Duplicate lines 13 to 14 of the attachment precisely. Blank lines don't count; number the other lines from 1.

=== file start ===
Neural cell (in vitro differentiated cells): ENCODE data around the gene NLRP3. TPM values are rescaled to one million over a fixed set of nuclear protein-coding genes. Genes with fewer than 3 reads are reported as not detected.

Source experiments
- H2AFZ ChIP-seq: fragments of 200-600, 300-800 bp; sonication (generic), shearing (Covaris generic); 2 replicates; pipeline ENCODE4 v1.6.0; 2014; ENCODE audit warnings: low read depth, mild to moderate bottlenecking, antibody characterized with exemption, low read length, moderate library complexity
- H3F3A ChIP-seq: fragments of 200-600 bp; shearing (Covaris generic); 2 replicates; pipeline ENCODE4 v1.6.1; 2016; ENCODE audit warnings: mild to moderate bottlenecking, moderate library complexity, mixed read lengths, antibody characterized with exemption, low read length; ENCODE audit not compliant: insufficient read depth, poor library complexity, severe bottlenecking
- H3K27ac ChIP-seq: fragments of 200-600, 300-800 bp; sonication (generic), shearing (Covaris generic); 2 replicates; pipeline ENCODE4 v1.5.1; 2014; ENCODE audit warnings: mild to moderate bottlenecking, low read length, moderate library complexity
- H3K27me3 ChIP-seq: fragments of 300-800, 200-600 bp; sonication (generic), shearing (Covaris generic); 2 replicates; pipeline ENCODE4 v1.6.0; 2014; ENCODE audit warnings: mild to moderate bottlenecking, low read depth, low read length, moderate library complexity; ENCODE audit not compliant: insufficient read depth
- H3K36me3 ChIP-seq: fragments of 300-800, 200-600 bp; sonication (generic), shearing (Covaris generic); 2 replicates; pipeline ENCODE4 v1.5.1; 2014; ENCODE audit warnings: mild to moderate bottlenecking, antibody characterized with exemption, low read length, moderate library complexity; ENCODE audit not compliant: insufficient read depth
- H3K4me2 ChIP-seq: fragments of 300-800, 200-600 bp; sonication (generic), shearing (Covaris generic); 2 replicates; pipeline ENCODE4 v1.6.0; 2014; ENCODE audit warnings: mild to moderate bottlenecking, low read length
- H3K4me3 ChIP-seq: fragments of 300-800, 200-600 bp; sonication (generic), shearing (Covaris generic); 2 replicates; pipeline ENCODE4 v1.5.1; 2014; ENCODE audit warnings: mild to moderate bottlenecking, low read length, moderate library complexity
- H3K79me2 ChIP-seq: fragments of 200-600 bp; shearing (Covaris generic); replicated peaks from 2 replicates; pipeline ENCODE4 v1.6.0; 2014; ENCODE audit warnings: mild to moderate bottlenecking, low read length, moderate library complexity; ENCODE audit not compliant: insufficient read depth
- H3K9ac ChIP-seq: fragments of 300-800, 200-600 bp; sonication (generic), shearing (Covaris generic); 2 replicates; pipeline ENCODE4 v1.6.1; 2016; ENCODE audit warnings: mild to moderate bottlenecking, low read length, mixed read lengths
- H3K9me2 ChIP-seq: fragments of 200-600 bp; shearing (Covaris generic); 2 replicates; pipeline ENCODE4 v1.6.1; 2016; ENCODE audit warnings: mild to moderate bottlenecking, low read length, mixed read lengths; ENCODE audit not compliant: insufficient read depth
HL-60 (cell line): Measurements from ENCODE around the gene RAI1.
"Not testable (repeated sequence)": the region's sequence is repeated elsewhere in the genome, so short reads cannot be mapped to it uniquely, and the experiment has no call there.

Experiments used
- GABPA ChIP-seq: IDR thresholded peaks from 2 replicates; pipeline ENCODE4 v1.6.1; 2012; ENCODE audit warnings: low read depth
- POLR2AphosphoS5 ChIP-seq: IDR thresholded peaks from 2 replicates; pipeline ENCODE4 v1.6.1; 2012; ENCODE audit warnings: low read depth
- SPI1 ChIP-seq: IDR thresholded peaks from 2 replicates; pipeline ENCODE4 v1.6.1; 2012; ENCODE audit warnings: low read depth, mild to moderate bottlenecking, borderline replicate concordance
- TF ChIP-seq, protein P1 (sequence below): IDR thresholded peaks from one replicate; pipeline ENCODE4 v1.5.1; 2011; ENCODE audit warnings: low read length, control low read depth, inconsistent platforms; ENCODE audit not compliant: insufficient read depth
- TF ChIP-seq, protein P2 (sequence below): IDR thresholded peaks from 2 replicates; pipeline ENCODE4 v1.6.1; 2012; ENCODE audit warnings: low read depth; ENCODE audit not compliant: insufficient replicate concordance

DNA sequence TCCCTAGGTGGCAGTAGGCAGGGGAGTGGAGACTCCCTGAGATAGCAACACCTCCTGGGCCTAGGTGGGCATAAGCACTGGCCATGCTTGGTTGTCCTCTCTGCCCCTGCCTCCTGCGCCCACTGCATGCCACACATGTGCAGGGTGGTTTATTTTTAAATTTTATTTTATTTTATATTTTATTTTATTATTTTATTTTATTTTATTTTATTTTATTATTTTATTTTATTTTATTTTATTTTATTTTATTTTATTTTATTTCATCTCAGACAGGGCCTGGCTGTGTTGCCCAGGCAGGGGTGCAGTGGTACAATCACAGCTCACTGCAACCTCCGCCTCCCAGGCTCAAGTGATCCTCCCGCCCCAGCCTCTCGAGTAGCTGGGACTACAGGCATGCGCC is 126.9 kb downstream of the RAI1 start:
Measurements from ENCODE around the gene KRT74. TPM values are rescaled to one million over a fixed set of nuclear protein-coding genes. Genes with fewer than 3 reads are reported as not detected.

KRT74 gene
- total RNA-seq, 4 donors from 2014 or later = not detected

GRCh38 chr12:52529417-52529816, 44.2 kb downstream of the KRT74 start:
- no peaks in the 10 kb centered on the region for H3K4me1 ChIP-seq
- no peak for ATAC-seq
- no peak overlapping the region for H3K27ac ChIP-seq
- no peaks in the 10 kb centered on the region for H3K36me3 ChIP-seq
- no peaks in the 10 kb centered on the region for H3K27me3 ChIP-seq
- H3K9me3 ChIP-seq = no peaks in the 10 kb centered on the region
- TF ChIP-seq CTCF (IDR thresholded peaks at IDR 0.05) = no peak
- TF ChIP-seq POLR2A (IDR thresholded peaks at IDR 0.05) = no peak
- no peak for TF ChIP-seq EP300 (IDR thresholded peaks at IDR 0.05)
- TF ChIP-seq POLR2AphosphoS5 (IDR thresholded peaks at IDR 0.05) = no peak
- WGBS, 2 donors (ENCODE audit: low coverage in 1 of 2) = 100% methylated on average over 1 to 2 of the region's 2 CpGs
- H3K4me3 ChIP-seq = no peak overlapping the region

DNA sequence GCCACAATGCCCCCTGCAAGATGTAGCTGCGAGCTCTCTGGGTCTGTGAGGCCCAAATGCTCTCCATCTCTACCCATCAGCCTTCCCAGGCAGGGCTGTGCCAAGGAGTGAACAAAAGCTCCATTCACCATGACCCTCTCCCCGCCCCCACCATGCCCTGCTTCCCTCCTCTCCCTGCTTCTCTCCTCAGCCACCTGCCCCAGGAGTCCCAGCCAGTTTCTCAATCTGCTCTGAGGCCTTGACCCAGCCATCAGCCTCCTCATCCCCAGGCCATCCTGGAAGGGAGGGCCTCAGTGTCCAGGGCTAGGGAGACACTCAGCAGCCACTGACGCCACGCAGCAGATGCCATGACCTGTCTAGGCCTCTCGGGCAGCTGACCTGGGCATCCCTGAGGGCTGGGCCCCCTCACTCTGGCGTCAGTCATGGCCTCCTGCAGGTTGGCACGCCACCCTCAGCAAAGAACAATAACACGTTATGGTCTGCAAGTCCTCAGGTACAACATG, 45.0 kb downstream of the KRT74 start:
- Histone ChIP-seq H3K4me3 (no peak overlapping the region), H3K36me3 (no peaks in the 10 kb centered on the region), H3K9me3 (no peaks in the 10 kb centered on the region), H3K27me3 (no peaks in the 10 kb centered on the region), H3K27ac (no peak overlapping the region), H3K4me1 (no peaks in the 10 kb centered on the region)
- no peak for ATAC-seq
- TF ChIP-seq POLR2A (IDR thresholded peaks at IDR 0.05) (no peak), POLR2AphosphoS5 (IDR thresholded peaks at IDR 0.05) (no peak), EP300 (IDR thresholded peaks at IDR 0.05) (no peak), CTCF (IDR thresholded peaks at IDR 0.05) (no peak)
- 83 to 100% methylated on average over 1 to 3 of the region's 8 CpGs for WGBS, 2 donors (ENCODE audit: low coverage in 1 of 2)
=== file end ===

HL-60 (cell line): Measurements from ENCODE around the gene RAI1.
"Not testable (repeated sequence)": the region's sequence is repeated elsewhere in the genome, so short reads cannot be mapped to it uniquely, and the experiment has no call there.